Skip to Content
A young professional taking notes while attending a virtual seminar on their laptop.
Practice Management

Your time to shine: Try these video call tips

It's never been easier to meet virtually with clients. But that doesn't mean your virtual meetings don't come with challenges or don't require thoughtful planning. Rather, they should be as professional, productive and helpful as in-person advising sessions.

However, not everyone is as comfortable in front of a camera as they are in a conference room or meeting with someone face-to-face at their desk. In fact, according to one study, nearly 75% of people have likely experienced "Zoom anxiety" — a feeling of distress related to video calls.

Whether you find video calls challenging or feel right at home in a virtual environment, you may still benefit from some expert advice to get the most from your video calls with clients. Here are some tips to help you prepare for and execute your next video call.

Preparing for video calls


  • Choose a distraction-free space. This may be the most challenging task, especially if you don't have a dedicated home office. While we are more forgiving these days and have come a long way from the hilarious viral video of one father's two little ones sauntering into his office during a very important televised interview, keeping distractions at a minimum is still at the top of the list. Aim for a space that has a door that locks.
  • Select your background. A neutral wall provides the best kind of backdrop. Some people like to have bookcases or works of art in the background. If that's the case, make sure they're neat, uncluttered and appropriate. Above all else, avoid choosing a backdrop or virtual background that takes the focus away from you.
  • Frame yourself well. Set your camera at eye level and aim to have your eyes in the top third of the frame. If you're using a laptop on a desk, you may need to set it on top of a few books or use a laptop stand. Avoid the temptation to plop the computer on your lap and sit on the couch.
  • Ensure your lighting is good. You want soft light on you — enough so that your client can see you, but not so bright that you look blown out. Avoid sitting in an area where there is a window or bright light directly behind you. One thing you can try: bounce the light from a lamp off the wall in front of you or beside you. Some experts also recommend using ring or panel lights.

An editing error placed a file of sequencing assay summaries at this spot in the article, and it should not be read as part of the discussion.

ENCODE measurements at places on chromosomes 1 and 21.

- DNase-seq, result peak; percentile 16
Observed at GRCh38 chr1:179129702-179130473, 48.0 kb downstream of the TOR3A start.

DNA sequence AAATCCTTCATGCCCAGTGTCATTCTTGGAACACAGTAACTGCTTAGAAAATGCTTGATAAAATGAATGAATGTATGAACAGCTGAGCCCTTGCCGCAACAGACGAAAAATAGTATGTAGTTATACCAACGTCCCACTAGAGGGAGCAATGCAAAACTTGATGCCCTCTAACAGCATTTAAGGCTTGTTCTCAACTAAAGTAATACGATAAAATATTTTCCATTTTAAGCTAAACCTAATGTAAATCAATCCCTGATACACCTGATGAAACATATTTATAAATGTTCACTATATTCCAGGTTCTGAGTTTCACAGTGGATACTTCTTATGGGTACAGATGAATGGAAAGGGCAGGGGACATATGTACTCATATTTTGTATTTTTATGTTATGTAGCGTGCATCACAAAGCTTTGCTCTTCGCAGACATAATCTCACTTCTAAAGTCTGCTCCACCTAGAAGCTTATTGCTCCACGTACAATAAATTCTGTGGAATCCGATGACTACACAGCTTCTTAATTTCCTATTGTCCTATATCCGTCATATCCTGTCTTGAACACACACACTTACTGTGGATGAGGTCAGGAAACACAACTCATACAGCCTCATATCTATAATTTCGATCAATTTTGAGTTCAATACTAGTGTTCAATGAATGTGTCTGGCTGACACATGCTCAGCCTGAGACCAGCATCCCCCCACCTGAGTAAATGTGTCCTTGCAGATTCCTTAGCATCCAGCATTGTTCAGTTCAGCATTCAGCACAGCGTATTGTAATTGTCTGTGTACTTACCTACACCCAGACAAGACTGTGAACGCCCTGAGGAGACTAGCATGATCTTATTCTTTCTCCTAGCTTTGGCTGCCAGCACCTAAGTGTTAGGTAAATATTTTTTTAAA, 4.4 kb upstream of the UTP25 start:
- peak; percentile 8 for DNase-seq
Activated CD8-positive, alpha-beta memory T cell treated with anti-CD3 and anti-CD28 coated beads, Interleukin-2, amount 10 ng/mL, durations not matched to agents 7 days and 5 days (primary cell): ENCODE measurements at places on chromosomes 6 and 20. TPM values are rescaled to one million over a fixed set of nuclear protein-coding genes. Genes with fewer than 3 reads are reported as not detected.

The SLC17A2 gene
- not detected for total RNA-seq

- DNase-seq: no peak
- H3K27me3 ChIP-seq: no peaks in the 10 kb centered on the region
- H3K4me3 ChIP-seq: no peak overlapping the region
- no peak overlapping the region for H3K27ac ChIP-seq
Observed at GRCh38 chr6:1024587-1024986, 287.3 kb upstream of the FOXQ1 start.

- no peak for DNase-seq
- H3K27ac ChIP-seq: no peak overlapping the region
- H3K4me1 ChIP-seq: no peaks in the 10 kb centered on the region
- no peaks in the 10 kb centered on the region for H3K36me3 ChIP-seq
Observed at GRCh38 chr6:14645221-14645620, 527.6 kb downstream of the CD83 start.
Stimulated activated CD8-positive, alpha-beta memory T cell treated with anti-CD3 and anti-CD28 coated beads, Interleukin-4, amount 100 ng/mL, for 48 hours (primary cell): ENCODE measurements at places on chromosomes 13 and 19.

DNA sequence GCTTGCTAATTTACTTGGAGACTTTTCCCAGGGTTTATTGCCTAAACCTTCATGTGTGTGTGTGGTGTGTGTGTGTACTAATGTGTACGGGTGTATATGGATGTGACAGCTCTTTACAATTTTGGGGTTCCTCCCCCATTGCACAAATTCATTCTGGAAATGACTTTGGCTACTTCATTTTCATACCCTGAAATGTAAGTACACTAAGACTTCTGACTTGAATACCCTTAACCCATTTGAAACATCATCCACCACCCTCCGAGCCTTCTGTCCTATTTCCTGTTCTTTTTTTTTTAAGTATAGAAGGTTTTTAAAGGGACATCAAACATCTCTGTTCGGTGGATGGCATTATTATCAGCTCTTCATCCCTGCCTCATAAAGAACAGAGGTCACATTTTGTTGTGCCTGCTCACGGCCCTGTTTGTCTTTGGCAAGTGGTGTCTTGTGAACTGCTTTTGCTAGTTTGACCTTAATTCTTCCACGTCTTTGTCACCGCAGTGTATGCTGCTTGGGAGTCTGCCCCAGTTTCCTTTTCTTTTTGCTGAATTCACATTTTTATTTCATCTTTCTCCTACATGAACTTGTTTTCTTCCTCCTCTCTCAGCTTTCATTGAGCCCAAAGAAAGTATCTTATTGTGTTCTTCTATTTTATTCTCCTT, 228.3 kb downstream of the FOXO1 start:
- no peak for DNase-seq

• Practice with a colleague or friend. If you are new to virtual meetings, are using a new tool for the first time, have changed your location or simply want feedback on your meeting setup, having a practice call with someone you trust can be a great way to prepare.
  • Consider your body language. Body language is more than just sitting up straight (although good posture is important). Striking a power pose or stretching before a video call can help you relax and feel more confident.
  • Have a backup communication plan. If the technology fails (such as the link suddenly isn't working or the internet connection is unstable), make sure your client knows what the backup plan is.

Executing successful video calls


  • Do a wardrobe check. If you normally wear business attire, clients probably don't expect that you will dress the same way when working remotely. Avoid anything too casual or distracting. Choose something that feels comfortable yet professional so that you are confident and at ease during your call.
  • Hide alerts and files before starting the call. Before you log in to your meeting, make sure you have disabled notifications on your computer and silenced your phone. If you'll be screen sharing, close out any files or browser tabs you don't want clients to see (this is especially important to protect sensitive information).
  • Use accessories like a headset or earbuds. Headphones help cut down on outside noise. Be sure to test them first. You may even consider investing in other accessories to improve your video calls such as an external mic or webcam.
  • Know when to mute and turn off your camera. Keep yourself muted if you're not speaking, and turn off your camera temporarily if you need to move around, if someone else enters the room or if anything happens that could be distracting to someone else on the call.
  • Minimize fidgeting. Fidgeting (hair twirling, chin rubbing, etc.) isn't nearly as noticeable during in-person meetings. But on camera, because you are the central point of focus, moving around is far more distracting for your clients.
  • Focus on active listening. Listen to hear, not to speak. This can be even trickier in a virtual environment, especially if you feel like you have to prove the meeting is "worthwhile." But one of the best ways to show that you're engaged is to restate what your client has said, versus continually offering pre-planned responses.
  • Record your meetings. There's no better way to improve than to review your meetings and make notes about what seemed to work and what you'd like to improve.

Video calls can be an opportunity for you to shine in front of your clients (especially if you have the right light). Remember to keep these tips in mind the next time you hold a video call.

Interested in learning more about succeeding in a virtual environment? Read about 4 challenges financial professionals face working virtually and how to overcome them.


Arrows linking indicating relationship

Related Articles

Man holding smartphone and using laptop

Benefits of digital marketing for financial professionals

Learn more
Male financial professional sitting at table with tablet and notebook talking to female client using laptop

5 trends financial professionals can't ignore

Learn more
Young professional in a modern office space looking at a computer screen.

Are you prepared for the future technology demands of your clients?

Learn more